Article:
The jacket is longer, the trousers come up higher and the crotch has extra stretch for better freedom of movement, Young said.
Improved waterproof layers: The jacket is designed to fit over body armor and will feature a more breathable fabric.
"This layer definitely has to move moisture well," Young said. "We have evaluated fabrics to look at -- are they lightweight and waterproof and how breathable they are or do we need highly breathable less waterproof ... so that is something we are testing in the lab is the moisture vapor transfer rate."
Better-fitting extreme cold insulation layer: The current thickly insulated jacket and trousers in the ECWCS are popular items, but they could fit better, Young said.
"What we have heard from some of our subject-matter experts at the Northern Warfare Training Center in Alaska is they are active for a little while and then they will be static for a while and then they will start moving again," she said. "So, when they are in that static position, they like to throw on the level seven of the ECWCS, and it helps them dry out."
The problem is that, while it will go over body armor, most soldiers can't zip it up, Young said.
"We have incorporated being able to put level seven over body armor," she said, explaining that the jacket will also feature "gussets on the side that zip up and down so you can zip it smaller to fit your body" when not wearing body armor.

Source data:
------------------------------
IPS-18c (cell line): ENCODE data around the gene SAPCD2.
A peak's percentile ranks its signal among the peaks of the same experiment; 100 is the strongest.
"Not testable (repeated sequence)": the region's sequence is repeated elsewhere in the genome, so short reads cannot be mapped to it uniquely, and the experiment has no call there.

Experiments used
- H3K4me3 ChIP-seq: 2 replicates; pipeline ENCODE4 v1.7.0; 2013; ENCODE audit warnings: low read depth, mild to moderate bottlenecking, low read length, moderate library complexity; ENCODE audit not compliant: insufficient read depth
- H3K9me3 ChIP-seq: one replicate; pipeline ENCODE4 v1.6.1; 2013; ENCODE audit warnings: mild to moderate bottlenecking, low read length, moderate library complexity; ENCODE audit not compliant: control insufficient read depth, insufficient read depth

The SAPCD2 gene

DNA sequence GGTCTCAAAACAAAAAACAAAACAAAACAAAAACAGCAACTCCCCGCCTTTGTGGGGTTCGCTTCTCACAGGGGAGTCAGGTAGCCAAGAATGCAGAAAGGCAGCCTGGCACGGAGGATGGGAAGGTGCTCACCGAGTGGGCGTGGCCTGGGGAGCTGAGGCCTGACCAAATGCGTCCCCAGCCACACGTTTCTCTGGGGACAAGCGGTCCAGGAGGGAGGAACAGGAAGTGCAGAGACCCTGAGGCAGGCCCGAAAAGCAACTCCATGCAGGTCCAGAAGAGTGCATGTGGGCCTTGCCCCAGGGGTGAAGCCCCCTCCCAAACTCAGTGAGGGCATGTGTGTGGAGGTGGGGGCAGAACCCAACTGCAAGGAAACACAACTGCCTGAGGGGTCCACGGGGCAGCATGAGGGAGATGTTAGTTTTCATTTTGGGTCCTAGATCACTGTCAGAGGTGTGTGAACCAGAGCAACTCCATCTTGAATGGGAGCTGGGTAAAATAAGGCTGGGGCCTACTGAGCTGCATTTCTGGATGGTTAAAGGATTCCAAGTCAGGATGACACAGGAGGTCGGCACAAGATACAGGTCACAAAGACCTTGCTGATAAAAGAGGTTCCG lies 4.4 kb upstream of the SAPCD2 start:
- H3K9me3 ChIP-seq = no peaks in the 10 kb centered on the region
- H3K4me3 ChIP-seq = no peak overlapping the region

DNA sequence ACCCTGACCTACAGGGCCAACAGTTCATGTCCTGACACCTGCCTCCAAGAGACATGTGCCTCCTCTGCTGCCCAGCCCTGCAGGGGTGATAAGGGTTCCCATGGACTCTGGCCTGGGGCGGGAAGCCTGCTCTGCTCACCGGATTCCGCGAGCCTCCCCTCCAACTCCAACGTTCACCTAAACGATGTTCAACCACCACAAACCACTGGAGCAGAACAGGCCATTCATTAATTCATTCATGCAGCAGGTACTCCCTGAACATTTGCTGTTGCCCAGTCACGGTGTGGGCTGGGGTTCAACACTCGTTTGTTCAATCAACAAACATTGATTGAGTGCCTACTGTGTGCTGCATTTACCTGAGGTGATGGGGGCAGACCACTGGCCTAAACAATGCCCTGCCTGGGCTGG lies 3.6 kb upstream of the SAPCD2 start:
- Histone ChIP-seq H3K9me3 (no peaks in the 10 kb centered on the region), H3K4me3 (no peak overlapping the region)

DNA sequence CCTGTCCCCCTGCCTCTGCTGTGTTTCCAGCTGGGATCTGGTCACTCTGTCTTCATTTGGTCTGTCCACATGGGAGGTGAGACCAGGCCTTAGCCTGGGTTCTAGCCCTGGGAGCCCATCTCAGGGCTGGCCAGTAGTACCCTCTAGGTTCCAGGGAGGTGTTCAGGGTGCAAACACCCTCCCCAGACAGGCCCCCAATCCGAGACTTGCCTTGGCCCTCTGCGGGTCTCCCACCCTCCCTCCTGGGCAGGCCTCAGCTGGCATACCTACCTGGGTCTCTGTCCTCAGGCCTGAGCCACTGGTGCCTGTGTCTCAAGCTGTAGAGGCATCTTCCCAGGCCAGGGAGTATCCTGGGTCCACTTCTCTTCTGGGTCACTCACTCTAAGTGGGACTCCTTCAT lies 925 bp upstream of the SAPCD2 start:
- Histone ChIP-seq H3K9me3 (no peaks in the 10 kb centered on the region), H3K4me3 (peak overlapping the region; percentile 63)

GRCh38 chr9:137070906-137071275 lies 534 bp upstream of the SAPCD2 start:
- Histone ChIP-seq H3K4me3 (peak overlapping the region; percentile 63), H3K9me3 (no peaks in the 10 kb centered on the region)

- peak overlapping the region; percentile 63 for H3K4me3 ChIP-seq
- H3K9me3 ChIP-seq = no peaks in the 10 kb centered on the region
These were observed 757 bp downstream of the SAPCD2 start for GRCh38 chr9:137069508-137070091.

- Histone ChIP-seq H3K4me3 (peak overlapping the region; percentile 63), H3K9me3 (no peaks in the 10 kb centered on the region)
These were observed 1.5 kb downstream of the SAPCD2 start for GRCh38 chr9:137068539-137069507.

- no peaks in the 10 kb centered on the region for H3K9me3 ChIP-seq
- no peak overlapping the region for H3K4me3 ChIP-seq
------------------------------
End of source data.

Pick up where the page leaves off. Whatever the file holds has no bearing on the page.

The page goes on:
Before developing the prototypes, the team evaluated cold weather gear in use by the other services as well as industry's latest offerings, Young said.
"Now, it is time to bring all these layers together and test as a whole system, so that will go out there this winter to soldiers in Alaska and Vermont," she said, adding that there will likely be a third test location as well.
The test will involve 150 prototype systems that will be evaluated by soldiers from January to March, Young said.
When that is complete, the team will gather feedback from soldier surveys and combine it with other test data, so it can be passed onto Program Executive Office Soldier by September 2020, she said.
The effort has involved complementary field testing for every lab test performed, said Al Adams, team leader for the Soldier Clothing Configuration Management Team.
"A lot of the guidance that [Young] got was from user experts, meaning soldiers with exceptional experience and education for cold weather operations at the Northern Warfare Training Center up in Black Rapids, Alaska, and the Army Mountain Warfare School in Jericho, Vermont," Adams said.
It's too early to tell whether the prototype system will replace the current ECWCS, he said.
"Really, that is a decision for PEO Soldier to make ... but we will provide a final recommendation, and PEO Soldier will have to determine if they want a whole new system that replaces ECWCS, piecemeal component replacements or have a separate system that's complementary and stands next to ECWCS," Adams said.